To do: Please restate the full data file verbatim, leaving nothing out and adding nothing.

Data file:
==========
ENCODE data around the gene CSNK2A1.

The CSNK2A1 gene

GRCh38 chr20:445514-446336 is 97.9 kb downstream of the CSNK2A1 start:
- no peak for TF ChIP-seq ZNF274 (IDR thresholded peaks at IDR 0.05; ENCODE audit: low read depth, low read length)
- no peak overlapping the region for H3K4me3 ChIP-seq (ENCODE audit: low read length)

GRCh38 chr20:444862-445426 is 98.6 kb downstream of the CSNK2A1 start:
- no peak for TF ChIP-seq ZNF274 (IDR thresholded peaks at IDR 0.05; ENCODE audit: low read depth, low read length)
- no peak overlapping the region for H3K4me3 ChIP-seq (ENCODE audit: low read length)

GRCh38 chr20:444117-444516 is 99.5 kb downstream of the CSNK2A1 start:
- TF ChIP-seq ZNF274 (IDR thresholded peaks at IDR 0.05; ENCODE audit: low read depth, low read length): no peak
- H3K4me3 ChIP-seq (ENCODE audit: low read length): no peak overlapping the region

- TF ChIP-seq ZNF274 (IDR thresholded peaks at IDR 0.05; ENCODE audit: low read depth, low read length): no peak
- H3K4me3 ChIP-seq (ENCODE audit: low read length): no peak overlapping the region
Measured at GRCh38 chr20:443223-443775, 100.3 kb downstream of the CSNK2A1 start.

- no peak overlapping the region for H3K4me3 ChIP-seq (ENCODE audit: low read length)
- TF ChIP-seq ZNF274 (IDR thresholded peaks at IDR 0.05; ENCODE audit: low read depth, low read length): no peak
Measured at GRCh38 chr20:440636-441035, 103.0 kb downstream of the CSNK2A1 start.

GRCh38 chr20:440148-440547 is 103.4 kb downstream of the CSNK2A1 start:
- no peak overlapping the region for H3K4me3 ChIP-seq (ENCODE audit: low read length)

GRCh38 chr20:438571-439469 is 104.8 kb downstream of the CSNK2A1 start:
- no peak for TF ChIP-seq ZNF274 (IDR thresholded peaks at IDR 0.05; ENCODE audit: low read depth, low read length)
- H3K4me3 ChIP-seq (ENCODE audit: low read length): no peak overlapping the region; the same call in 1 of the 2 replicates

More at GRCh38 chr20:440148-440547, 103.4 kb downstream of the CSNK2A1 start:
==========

ENCODE data around the gene CSNK2A1.

The CSNK2A1 gene

GRCh38 chr20:445514-446336 is 97.9 kb downstream of the CSNK2A1 start:
- no peak for TF ChIP-seq ZNF274 (IDR thresholded peaks at IDR 0.05; ENCODE audit: low read depth, low read length)
- no peak overlapping the region for H3K4me3 ChIP-seq (ENCODE audit: low read length)

GRCh38 chr20:444862-445426 is 98.6 kb downstream of the CSNK2A1 start:
- no peak for TF ChIP-seq ZNF274 (IDR thresholded peaks at IDR 0.05; ENCODE audit: low read depth, low read length)
- no peak overlapping the region for H3K4me3 ChIP-seq (ENCODE audit: low read length)

GRCh38 chr20:444117-444516 is 99.5 kb downstream of the CSNK2A1 start:
- TF ChIP-seq ZNF274 (IDR thresholded peaks at IDR 0.05; ENCODE audit: low read depth, low read length): no peak
- H3K4me3 ChIP-seq (ENCODE audit: low read length): no peak overlapping the region

- TF ChIP-seq ZNF274 (IDR thresholded peaks at IDR 0.05; ENCODE audit: low read depth, low read length): no peak
- H3K4me3 ChIP-seq (ENCODE audit: low read length): no peak overlapping the region
Measured at GRCh38 chr20:443223-443775, 100.3 kb downstream of the CSNK2A1 start.

- no peak overlapping the region for H3K4me3 ChIP-seq (ENCODE audit: low read length)
- TF ChIP-seq ZNF274 (IDR thresholded peaks at IDR 0.05; ENCODE audit: low read depth, low read length): no peak
Measured at GRCh38 chr20:440636-441035, 103.0 kb downstream of the CSNK2A1 start.

GRCh38 chr20:440148-440547 is 103.4 kb downstream of the CSNK2A1 start:
- no peak overlapping the region for H3K4me3 ChIP-seq (ENCODE audit: low read length)

GRCh38 chr20:438571-439469 is 104.8 kb downstream of the CSNK2A1 start:
- no peak for TF ChIP-seq ZNF274 (IDR thresholded peaks at IDR 0.05; ENCODE audit: low read depth, low read length)
- H3K4me3 ChIP-seq (ENCODE audit: low read length): no peak overlapping the region; the same call in 1 of the 2 replicates

More at GRCh38 chr20:440148-440547, 103.4 kb downstream of the CSNK2A1 start: